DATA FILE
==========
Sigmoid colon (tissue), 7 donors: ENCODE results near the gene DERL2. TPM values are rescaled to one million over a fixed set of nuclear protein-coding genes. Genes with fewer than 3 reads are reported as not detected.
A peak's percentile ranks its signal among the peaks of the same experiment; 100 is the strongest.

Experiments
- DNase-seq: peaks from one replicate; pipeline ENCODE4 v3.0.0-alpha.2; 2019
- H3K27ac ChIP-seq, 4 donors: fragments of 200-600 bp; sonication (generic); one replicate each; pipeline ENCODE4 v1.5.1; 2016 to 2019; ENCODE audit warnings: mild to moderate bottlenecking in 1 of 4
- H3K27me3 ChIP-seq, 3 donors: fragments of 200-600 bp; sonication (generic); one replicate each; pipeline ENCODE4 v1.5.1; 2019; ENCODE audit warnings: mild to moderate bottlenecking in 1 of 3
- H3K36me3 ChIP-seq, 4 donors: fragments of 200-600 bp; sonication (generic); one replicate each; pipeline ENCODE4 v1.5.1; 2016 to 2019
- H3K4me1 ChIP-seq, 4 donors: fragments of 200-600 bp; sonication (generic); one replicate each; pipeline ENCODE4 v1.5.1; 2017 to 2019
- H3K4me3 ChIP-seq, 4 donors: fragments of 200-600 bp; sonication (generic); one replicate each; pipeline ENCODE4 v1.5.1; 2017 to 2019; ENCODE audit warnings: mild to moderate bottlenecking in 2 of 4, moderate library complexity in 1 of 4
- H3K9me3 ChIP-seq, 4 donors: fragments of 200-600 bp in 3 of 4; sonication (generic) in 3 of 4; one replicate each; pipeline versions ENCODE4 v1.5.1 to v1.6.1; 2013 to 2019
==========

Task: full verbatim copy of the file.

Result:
Sigmoid colon (tissue), 7 donors: ENCODE results near the gene DERL2. TPM values are rescaled to one million over a fixed set of nuclear protein-coding genes. Genes with fewer than 3 reads are reported as not detected.
A peak's percentile ranks its signal among the peaks of the same experiment; 100 is the strongest.

Experiments
- DNase-seq: peaks from one replicate; pipeline ENCODE4 v3.0.0-alpha.2; 2019
- H3K27ac ChIP-seq, 4 donors: fragments of 200-600 bp; sonication (generic); one replicate each; pipeline ENCODE4 v1.5.1; 2016 to 2019; ENCODE audit warnings: mild to moderate bottlenecking in 1 of 4
- H3K27me3 ChIP-seq, 3 donors: fragments of 200-600 bp; sonication (generic); one replicate each; pipeline ENCODE4 v1.5.1; 2019; ENCODE audit warnings: mild to moderate bottlenecking in 1 of 3
- H3K36me3 ChIP-seq, 4 donors: fragments of 200-600 bp; sonication (generic); one replicate each; pipeline ENCODE4 v1.5.1; 2016 to 2019
- H3K4me1 ChIP-seq, 4 donors: fragments of 200-600 bp; sonication (generic); one replicate each; pipeline ENCODE4 v1.5.1; 2017 to 2019
- H3K4me3 ChIP-seq, 4 donors: fragments of 200-600 bp; sonication (generic); one replicate each; pipeline ENCODE4 v1.5.1; 2017 to 2019; ENCODE audit warnings: mild to moderate bottlenecking in 2 of 4, moderate library complexity in 1 of 4
- H3K9me3 ChIP-seq, 4 donors: fragments of 200-600 bp in 3 of 4; sonication (generic) in 3 of 4; one replicate each; pipeline versions ENCODE4 v1.5.1 to v1.6.1; 2013 to 2019